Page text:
Divorce and protecting your business

The family law team at KBL regularly advise clients with their own businesses, whether this is as a sole trader, partnership or Limited Company.   When couples are thinking of separating the most common question we are asked is “how do I protect my business?”

A business is an asset which is potentially relevant when couples separate. If the business has a value then this can be taken into account when the Court is considering how to divide a couple’s assets.  Alternatively, the business may not have an inherent value or be an asset and is just a means to generate an income which may be relevant to meeting the couple’s respective income needs.

Dealing with a business on separation is a specialised area of family law and you should seek early advice from a Family Solicitor, who can give tailored advice about your particular circumstances working in conjunction with your accountant, or other experts, in appropriate cases.

If you are a business owner thinking about divorce (or marriage), there a number of things you should consider:

  •  A prenuptial agreement – if your business pre-dates your marriage you should give serious consideration to a prenuptial agreement. It may not be the most romantic aspect of planning a wedding but it can be vital in protecting your business, and other assets, from future claims on divorce.  The agreement needs to be signed at least 21 days before the wedding and both parties to the agreement should take legal advice and exchange full and frank financial information. Both weddings and divorces are expensive and you may find that the cost of preparing a prenuptial agreement can be almost inconsequential.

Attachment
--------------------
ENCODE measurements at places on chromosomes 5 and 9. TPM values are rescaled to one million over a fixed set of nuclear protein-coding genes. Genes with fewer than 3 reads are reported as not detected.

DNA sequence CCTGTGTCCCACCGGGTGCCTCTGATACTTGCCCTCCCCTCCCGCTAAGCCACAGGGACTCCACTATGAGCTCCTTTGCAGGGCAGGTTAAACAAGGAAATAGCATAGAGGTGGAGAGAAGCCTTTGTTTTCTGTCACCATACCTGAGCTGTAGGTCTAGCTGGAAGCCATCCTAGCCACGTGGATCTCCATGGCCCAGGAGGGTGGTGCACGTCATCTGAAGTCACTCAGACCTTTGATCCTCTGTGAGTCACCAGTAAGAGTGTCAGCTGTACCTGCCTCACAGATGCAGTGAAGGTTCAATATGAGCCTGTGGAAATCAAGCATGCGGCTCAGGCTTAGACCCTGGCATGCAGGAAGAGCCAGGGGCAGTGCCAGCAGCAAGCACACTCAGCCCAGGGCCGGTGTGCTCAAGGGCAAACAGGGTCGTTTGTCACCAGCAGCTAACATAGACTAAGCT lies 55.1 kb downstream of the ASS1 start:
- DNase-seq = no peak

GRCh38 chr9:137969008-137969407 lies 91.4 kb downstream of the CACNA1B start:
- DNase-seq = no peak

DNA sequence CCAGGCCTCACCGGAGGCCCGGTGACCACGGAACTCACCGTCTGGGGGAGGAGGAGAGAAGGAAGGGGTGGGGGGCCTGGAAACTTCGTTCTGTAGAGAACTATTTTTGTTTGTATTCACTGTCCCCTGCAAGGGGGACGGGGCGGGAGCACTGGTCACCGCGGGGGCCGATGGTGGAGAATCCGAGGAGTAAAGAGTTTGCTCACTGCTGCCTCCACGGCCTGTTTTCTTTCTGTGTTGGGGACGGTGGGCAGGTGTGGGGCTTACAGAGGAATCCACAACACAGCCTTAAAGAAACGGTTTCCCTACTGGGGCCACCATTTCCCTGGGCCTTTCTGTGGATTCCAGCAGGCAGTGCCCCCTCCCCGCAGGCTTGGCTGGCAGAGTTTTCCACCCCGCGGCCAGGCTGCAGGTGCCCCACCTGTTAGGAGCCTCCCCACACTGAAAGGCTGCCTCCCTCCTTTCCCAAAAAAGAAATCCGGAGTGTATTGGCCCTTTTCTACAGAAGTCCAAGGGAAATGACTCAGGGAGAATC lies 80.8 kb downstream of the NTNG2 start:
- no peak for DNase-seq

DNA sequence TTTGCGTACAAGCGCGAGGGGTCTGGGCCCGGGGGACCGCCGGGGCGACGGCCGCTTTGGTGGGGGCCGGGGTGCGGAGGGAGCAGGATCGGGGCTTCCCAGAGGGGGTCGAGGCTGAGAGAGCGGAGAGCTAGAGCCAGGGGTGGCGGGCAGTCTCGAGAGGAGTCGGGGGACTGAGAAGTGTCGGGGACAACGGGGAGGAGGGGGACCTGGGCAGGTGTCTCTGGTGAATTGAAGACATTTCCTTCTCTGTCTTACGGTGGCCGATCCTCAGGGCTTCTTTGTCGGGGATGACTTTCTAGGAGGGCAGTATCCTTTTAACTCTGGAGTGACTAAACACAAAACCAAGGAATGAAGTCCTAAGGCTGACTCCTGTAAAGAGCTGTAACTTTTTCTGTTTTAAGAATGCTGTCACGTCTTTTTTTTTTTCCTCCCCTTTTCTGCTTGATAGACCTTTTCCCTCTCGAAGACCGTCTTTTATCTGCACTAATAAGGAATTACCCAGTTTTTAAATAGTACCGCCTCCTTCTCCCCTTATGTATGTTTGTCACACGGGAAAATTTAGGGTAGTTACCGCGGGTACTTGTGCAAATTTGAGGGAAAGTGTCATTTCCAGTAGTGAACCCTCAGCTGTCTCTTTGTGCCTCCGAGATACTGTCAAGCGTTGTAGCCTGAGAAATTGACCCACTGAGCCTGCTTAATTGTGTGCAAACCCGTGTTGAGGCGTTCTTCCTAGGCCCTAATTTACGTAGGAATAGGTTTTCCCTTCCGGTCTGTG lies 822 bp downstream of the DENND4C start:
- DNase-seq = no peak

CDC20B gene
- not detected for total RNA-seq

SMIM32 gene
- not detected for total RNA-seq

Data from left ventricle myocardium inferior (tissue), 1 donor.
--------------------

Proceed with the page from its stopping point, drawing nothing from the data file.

• Consider a post-nuptial agreement – if you have already married and then begun a new business venture there is merit in considering a post-nuptial agreement to reflect any agreement in respect of your business and other assets in the event of future separation.
  • Take detailed advice from both employment, tax and family law specialists before formally involving your spouse in your business. Whilst there are obvious tax advantages of involving your spouse, it can have far reaching consequences in the event of separation. The active involvement of your spouse in your business may increase the extent of their claim against your business.
  • Ensure that you keep good records and keep your family finances and business financial arrangements separate. This will make the process of exchange of financial disclosure upon separation much more straightforward and will also assist if an expert is required to value the business.

The Family Team at KBL are happy to provide a free initial consultation at our Bolton or Blackburn offices or over the telephone.